Ascension // Craft caffeine is an obsession at this popular coffee shop, which serves as a satellite office and gathering spot for a fashionable crowd. Also on the menu: breakfast treats (granola, a loaded baked potato scone), brunch favorites (avocado toast, ricotta hotcakes), and enough wine to get you through the afternoon slump.

Lunch

El Bolero // There’s a mosaic mural of Frida Kahlo on the wall, tufted banana-yellow bar stools, and a riot of colorful patterned tiles just about everywhere at this Mexican restaurant known, yes, for its eye-catching décor, but also for its ceviches, queso fundidos, and lobster fajitas.

Slow Bone BBQ // That this joint made this list is reason enough to try its smoked meats, but how can you not want to patronize a place that also has brisket tamales, brisket chili, and what may well be the best fried chicken in Dallas?

Taco Stop // This walk-up taqueria has a line from breakfast to lunch for its small but mighty tacos, filled with everything from barbacoa with fresh pico to prime rib with “magic” onions. Pro tip: Be sure to get a cup of mama’s beef broth. (And don’t just take my word for it: read taco expert José R. Ralat’s review here.)

Dinner

FT33 // Despite the abundance of high-end furniture showrooms in the Dallas Decorative Center, the most sought-after tables may be those at this TK where chef Matt McCallister artfully arranges the day’s freshest ingredients, whether that be smoked beets in a sauerkraut vinaigrette or scallops with fermented kale.

Oak // With chef John Tesar supervising the menu, this Design District pioneer (it was one of the first fine dining restaurants in the area when it opened in 2011) is known for rich dishes like Peking duck breast and Akaushi steaks.

Drinks

Community Beer Co. // Sneak a peak at this young brewery’s operations (check out that in-house yeast lab, wouldja) during the weekly open house, which feature live music, food trucks, a small gallery of local artists’ works, and giant Jenga.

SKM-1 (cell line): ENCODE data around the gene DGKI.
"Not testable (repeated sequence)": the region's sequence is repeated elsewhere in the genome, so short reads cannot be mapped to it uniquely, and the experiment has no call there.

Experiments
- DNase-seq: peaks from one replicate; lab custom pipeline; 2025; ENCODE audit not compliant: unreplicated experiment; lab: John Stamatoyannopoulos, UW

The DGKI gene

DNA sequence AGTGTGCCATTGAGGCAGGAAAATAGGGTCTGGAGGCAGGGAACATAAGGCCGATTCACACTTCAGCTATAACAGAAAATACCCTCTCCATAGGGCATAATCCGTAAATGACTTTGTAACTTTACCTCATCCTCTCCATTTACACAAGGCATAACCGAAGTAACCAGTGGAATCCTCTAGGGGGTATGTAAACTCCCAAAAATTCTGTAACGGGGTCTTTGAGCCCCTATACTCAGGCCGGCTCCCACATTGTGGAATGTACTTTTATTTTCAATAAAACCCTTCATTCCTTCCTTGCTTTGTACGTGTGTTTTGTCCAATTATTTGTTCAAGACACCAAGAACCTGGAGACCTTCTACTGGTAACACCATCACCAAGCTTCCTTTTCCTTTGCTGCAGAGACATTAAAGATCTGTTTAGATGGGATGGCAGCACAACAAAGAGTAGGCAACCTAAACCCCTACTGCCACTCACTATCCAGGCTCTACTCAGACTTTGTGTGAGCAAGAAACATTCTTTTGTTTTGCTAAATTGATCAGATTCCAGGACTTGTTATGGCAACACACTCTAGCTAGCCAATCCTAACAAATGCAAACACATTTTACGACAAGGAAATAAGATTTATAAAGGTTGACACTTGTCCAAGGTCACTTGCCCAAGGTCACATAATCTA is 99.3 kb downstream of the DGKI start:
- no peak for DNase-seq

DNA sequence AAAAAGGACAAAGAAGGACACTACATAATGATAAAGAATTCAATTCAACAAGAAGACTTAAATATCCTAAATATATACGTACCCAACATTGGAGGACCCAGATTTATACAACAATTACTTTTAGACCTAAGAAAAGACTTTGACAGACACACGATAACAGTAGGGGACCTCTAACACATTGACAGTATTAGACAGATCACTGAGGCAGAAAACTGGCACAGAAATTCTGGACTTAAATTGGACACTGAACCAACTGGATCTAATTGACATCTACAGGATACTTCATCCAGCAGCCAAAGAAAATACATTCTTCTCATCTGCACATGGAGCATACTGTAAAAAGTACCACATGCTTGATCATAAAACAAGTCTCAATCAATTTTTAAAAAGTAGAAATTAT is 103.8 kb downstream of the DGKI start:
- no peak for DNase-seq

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Ceylon et Cie, White Elephant Antiques Warehouse (top right), and Lab Art Texas (bottom right).

SHOP

Ceylon et Cie // Interior designer Michele Nussbaumer’s emporium of eclectic fabrics and elegant décor is over-the-top in the best way. You may not need a $1,000 brass lobster or a paisley laminate parson’s desk by Billy Baldwin for $7,080 (much less afford them), but you will get a sizable dose of inspiration as you browse this treasure trove.

Lab Art Texas // The sizable Texas outpost of the Los Angeles street art collective has carved out a “new bad boy on the block” reputation for the bold works for sale in its 4,500-square-foot gallery.

White Elephant Antiques Warehouse // The 23,000-square-foot, sixty-vendor treasure trove comes recommended by none other than Neiman Marcus fashion director Ken Downing.

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W Dallas-Victory.

STAY

W Dallas–Victory // Splurge on an ultra-embellished cowboy-chic suite—or just an equally festooned cocktail in the Living Room Bar….

BEFORE YOU GO

Read…this 1984 profile of Dallas developer Trammell Crow by Joe Nocera

Bookmark…this directory of the dozens of Design District businesses